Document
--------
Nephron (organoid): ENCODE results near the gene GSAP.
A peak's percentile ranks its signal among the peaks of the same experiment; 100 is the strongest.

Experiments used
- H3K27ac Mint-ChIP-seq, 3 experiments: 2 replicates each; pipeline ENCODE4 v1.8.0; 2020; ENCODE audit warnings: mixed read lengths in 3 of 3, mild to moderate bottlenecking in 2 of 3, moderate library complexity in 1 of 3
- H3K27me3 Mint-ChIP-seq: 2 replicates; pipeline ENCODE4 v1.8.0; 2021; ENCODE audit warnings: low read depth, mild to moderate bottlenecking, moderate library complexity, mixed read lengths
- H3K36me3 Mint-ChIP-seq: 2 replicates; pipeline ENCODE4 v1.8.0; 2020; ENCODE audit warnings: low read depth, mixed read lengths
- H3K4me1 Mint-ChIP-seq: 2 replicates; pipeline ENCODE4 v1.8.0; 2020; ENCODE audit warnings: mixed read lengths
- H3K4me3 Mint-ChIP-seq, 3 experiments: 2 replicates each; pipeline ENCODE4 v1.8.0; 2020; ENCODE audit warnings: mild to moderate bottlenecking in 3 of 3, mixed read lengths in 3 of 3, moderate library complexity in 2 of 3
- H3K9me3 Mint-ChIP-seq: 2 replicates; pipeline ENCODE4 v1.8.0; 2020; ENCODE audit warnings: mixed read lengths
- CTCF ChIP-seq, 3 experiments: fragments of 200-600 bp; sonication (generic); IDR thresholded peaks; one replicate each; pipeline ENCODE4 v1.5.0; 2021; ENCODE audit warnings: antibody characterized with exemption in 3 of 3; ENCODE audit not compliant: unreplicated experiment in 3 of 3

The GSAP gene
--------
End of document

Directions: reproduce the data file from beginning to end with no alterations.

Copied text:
Nephron (organoid): ENCODE results near the gene GSAP.
A peak's percentile ranks its signal among the peaks of the same experiment; 100 is the strongest.

Experiments used
- H3K27ac Mint-ChIP-seq, 3 experiments: 2 replicates each; pipeline ENCODE4 v1.8.0; 2020; ENCODE audit warnings: mixed read lengths in 3 of 3, mild to moderate bottlenecking in 2 of 3, moderate library complexity in 1 of 3
- H3K27me3 Mint-ChIP-seq: 2 replicates; pipeline ENCODE4 v1.8.0; 2021; ENCODE audit warnings: low read depth, mild to moderate bottlenecking, moderate library complexity, mixed read lengths
- H3K36me3 Mint-ChIP-seq: 2 replicates; pipeline ENCODE4 v1.8.0; 2020; ENCODE audit warnings: low read depth, mixed read lengths
- H3K4me1 Mint-ChIP-seq: 2 replicates; pipeline ENCODE4 v1.8.0; 2020; ENCODE audit warnings: mixed read lengths
- H3K4me3 Mint-ChIP-seq, 3 experiments: 2 replicates each; pipeline ENCODE4 v1.8.0; 2020; ENCODE audit warnings: mild to moderate bottlenecking in 3 of 3, mixed read lengths in 3 of 3, moderate library complexity in 2 of 3
- H3K9me3 Mint-ChIP-seq: 2 replicates; pipeline ENCODE4 v1.8.0; 2020; ENCODE audit warnings: mixed read lengths
- CTCF ChIP-seq, 3 experiments: fragments of 200-600 bp; sonication (generic); IDR thresholded peaks; one replicate each; pipeline ENCODE4 v1.5.0; 2021; ENCODE audit warnings: antibody characterized with exemption in 3 of 3; ENCODE audit not compliant: unreplicated experiment in 3 of 3

The GSAP gene